HONG KONG: The sell-off on Asian markets extended into Wednesday with investors fearing an escalation in the US-China trade row after Beijing said it planned to impose anti-dumping sanctions worth billions on Washington.
The news adds to a sense of pessimism across trading floors in recent weeks as the world’s top two economic powers stand on the cusp of an all-out trade war that observers fear could batter the global economy.
It also comes as dealers struggle to deal with a brewing emerging-market financial crisis and overshadows hopeful noises from Canada that a revised NAFTA deal is “imminently possible”.
However, energy firms were broadly higher as oil prices benefited from a sharp drop in US inventories, looming sanctions on Iran and Hurricane Florence’s imminent impact on the Carolinas.
China said Tuesday it would ask the World Trade Organisation next week for permission to impose more than US$7 billion in sanctions annually on the United States over anti-dumping practices. The WTO will discuss the issue on September 21.
The case dates back to December 2013, when China took issue with the way Washington assesses whether exports have been “dumped” at unfairly low prices onto the US market.
Beijing’s call comes after Donald Trump threatened to impose tariffs on all goods coming from China, which he says is using unfair trade practices that are harming American jobs. He has also railed against his country’s massive trade deficit with China, which hit a record high last month.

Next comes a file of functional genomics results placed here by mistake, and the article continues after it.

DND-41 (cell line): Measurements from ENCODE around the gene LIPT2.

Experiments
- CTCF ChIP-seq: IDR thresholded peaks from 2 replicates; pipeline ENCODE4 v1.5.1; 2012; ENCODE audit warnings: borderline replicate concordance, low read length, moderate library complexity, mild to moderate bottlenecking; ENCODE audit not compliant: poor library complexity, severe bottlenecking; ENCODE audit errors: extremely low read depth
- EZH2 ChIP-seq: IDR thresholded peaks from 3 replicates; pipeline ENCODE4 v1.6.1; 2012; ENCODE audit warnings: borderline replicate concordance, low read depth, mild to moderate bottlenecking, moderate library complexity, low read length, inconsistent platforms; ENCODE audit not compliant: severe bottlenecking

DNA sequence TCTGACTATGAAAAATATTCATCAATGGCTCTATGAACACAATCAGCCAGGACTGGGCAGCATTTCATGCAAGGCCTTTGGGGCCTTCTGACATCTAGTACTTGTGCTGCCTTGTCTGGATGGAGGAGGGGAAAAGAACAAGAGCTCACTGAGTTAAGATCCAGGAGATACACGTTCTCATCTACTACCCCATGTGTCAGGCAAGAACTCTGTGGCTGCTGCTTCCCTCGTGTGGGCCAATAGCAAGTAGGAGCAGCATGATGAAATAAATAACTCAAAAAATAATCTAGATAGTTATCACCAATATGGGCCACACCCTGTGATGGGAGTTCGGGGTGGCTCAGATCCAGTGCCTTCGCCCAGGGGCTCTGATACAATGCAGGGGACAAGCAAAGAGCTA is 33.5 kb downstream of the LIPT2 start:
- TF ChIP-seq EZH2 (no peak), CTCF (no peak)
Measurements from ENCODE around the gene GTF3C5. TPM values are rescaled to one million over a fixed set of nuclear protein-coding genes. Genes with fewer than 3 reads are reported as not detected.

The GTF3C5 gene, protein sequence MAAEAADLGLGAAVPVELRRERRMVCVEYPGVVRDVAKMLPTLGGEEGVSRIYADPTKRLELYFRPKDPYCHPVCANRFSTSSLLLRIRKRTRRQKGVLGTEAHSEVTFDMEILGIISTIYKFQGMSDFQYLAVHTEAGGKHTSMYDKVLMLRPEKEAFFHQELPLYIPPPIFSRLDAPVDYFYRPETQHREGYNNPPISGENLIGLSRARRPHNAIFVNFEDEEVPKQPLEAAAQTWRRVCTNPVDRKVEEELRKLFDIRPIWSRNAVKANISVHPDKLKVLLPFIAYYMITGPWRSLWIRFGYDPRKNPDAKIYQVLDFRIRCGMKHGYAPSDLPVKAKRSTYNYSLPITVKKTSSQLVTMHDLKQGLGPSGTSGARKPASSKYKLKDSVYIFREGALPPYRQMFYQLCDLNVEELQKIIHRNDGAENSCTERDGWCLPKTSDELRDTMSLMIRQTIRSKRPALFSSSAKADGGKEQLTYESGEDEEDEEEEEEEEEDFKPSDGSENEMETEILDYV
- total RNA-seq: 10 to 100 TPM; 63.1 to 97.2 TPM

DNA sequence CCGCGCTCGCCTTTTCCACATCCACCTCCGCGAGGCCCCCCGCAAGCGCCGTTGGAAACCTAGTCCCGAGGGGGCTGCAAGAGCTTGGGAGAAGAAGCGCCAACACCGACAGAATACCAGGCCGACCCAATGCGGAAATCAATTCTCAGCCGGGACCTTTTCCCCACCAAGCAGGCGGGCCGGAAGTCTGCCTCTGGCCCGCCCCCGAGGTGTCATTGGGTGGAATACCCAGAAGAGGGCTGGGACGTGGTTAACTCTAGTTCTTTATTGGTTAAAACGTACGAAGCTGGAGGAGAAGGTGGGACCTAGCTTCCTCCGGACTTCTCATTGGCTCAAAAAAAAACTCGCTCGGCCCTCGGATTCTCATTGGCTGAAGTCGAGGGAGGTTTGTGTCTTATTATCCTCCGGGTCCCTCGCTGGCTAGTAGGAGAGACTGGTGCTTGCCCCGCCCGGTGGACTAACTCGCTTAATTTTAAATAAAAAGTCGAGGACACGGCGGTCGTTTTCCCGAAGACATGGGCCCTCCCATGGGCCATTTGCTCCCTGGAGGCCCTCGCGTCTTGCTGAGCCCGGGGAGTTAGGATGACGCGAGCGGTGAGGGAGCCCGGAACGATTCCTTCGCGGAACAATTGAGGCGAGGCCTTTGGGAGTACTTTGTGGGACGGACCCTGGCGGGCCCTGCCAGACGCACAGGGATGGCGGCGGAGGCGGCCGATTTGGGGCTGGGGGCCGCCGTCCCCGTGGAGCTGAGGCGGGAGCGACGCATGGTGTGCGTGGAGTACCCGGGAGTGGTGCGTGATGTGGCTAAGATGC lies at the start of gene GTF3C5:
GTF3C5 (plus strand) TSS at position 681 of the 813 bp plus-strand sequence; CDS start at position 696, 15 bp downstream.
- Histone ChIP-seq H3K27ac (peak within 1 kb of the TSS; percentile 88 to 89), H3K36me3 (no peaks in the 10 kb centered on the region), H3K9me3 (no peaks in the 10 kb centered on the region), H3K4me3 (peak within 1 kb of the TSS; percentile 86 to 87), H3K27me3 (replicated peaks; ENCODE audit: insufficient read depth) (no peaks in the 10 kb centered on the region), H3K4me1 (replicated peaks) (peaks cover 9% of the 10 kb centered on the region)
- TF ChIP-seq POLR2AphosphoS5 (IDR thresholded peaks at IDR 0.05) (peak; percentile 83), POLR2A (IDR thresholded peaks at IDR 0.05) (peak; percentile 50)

Hong Kong was again among the worst performers, having fallen into a bear market Tuesday – marking a 20% fall from its record high touched in January.
The Hang Seng Index was down 0.4% while Shanghai dropped 0.3% to finish around levels last seen at the very beginning of 2016.
Tokyo ended 0.3% lower and Sydney fell 0.1% while Wellington and Taipei were each 0.3% off.
Manila and Bangkok were also lower while Seoul and Singapore were flat.
“We are concerned that trade tensions are adding to the downside risks to growth,” Sneha Sanghvi, head of Asian financial markets at Westpac, told Bloomberg TV.
“We are seeing heightened volatility and risk aversion in financial markets – that trend is likely to continue for the next few weeks.”
The losses came despite a positive lead from Wall Street, where energy firms were boosted by a more than 2% rally in oil and technology firms were supported by bargain-buying.
Both main crude contracts extended gains Wednesday, providing support to energy firms, with eyes on the US east coast as Florence barrels in.
Japan’s Inpex more than 2% higher and Woodside Petroleum in Sydney 1.6% higher. CNOOC put on more than 1% in Hong Kong.
“There is a strong possibility Hurricane Florence moves to a Category Five storm before it hits land and it is already a major disruptor on the US east coast gasoline market as mass evacuations stretch supplies and Florence’s heavy rains endangers major fuel pipelines,” said Rodrigo Catril, senior foreign-exchange strategist at National Australia Bank.
In early European trade London was flat, while Paris and Frankfurt each rose 0.2%.
Key figures around 0720 GMT
Tokyo – Nikkei 225: DOWN 0.3% at 22,604.61 (close)
Hong Kong – Hang Seng: DOWN 0.4% at 26,325.63
Shanghai – Composite: DOWN 0.3% at 2,656.11 (close)
London – FTSE 100: FLAT at 7,274.47
Euro/dollar: DOWN at $1.1587 from $1.1600 at 2040 GMT
Pound/dollar: DOWN at $1.3001 from $1.3026
Dollar/yen: DOWN at 111.54 yen from 111.57 yen
Oil – West Texas Intermediate: UP 69 cents at US$69.94 per barrel
Oil – Brent Crude: UP 37 cents at US$79.43 per barrel
New York – Dow Jones: UP 0.4% at 25,971.06 (close)